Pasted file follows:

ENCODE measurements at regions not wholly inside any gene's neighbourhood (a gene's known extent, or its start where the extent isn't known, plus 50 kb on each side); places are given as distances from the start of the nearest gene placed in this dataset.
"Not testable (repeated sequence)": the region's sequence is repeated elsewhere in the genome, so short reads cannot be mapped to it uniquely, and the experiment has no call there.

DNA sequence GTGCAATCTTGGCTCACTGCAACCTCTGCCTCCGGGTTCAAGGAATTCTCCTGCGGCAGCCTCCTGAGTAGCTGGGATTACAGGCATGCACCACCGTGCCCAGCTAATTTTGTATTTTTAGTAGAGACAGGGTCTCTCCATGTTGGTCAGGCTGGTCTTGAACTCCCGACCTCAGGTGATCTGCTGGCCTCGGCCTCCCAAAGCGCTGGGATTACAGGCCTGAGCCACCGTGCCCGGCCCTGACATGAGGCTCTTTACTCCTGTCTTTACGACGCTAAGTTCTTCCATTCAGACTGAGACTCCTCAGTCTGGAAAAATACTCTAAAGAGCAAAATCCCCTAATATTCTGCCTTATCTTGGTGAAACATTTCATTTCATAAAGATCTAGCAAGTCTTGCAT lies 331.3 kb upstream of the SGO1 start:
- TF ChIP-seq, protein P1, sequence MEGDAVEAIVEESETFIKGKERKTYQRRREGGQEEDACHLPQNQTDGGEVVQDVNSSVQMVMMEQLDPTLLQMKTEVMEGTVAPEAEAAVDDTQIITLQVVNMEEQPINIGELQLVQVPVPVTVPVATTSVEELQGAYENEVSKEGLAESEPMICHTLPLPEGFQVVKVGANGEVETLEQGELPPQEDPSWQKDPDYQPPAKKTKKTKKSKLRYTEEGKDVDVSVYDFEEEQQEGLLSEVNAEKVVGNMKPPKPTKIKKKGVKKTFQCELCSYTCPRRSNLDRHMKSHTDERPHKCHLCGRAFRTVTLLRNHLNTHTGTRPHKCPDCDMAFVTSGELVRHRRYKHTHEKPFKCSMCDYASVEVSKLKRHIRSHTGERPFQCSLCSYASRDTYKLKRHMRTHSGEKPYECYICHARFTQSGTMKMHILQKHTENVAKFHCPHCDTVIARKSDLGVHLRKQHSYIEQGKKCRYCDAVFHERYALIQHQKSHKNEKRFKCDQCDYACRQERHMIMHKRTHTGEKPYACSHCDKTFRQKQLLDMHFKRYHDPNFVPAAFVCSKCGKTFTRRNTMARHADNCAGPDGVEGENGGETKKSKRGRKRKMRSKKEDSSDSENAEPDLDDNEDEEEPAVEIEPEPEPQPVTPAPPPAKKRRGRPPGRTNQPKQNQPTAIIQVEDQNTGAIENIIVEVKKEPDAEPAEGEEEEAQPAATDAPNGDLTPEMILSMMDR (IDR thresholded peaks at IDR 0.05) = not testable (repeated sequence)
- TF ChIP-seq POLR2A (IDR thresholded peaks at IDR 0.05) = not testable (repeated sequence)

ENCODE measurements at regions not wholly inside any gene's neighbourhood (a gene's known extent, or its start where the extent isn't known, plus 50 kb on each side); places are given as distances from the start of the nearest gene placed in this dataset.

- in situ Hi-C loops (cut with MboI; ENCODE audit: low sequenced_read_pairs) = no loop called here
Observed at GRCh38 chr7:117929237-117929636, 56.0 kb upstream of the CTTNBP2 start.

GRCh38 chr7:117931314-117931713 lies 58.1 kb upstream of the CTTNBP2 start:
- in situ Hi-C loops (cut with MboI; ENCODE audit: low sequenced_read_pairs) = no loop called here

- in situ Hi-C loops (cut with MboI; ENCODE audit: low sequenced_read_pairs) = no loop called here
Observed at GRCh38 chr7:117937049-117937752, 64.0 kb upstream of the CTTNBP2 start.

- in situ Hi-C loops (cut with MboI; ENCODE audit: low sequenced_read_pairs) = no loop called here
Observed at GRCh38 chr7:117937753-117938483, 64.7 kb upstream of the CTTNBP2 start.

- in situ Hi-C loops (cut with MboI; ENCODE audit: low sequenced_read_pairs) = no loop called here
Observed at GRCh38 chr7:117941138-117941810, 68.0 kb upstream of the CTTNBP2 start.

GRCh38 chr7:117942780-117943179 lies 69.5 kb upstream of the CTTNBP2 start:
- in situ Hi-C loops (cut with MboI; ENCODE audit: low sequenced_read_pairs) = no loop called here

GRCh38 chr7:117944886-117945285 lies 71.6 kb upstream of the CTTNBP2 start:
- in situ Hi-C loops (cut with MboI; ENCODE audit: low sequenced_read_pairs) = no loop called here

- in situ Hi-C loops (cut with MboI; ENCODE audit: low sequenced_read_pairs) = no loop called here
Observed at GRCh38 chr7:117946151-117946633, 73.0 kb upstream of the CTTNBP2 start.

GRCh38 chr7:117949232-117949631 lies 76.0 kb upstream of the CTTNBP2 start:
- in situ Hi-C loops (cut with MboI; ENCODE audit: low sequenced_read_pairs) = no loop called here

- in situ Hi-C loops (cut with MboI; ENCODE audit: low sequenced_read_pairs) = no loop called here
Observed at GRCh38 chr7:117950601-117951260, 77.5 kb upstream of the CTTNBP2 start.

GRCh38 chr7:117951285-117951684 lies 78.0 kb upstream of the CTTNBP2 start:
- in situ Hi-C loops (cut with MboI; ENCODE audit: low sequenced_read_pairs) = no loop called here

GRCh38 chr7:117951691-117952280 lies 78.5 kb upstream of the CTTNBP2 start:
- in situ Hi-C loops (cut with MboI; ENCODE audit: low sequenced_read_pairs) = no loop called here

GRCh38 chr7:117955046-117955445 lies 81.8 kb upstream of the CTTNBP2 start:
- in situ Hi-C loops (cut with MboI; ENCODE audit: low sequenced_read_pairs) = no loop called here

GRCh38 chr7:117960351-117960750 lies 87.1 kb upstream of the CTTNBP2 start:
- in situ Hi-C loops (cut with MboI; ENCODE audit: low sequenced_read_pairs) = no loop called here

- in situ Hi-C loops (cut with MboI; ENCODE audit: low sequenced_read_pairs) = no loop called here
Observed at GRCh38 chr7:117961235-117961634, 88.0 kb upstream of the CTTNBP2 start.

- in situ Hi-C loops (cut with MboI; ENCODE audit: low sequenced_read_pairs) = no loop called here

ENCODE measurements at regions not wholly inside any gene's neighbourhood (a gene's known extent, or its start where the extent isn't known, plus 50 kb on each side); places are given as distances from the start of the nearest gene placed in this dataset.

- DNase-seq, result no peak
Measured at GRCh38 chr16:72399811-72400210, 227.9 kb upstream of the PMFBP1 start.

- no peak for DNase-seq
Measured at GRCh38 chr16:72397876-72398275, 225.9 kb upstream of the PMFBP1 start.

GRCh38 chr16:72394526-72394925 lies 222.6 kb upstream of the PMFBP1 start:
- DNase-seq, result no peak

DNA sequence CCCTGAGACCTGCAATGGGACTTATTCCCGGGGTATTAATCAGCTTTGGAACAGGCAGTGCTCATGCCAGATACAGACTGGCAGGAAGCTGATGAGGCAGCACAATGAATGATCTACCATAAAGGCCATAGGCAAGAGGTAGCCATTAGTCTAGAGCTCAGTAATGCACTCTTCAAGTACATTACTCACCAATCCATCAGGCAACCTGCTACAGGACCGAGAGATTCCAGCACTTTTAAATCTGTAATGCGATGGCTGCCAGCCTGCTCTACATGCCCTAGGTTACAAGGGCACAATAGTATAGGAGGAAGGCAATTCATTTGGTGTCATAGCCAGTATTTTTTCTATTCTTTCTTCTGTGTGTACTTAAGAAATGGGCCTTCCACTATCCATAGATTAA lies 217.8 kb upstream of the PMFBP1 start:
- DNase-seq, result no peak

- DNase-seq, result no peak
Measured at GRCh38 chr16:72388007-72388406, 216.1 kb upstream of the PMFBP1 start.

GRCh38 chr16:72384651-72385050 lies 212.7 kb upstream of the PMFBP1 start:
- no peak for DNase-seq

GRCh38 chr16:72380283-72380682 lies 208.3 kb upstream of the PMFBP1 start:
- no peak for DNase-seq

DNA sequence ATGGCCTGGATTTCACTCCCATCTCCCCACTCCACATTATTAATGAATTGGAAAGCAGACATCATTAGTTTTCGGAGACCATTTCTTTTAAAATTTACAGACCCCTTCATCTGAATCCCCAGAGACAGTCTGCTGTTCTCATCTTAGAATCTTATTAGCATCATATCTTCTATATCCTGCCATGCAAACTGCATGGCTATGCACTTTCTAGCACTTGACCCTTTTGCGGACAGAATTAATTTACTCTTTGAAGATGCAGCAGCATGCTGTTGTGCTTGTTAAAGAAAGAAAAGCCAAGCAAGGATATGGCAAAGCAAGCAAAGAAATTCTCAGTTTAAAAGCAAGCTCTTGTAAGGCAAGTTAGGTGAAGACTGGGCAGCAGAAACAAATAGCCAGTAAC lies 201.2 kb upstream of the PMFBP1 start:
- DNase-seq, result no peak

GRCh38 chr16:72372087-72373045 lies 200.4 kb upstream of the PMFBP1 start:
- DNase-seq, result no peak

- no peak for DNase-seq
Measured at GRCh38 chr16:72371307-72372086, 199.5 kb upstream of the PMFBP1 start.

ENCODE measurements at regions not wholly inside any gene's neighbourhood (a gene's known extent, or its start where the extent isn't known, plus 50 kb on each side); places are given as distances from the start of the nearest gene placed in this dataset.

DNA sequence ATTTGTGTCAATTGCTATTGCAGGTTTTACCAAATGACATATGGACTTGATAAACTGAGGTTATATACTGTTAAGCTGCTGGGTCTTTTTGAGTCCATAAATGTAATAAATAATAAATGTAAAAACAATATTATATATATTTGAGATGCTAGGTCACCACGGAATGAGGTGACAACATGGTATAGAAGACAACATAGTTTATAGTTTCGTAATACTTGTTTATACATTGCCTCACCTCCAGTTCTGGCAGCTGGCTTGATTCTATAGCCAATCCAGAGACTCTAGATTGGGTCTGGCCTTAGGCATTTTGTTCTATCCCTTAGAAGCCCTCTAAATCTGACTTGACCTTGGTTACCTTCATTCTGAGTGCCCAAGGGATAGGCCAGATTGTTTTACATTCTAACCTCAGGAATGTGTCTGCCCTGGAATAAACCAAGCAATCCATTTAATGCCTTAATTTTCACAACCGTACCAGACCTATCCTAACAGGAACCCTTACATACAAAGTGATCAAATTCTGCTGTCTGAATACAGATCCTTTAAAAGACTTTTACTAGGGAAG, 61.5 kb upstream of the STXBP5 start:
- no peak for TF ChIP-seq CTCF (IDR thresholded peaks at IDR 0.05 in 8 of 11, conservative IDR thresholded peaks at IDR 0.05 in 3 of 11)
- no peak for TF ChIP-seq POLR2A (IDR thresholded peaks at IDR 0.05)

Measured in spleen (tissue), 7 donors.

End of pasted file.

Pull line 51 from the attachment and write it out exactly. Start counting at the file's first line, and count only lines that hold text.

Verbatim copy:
GRCh38 chr16:72380283-72380682 lies 208.3 kb upstream of the PMFBP1 start: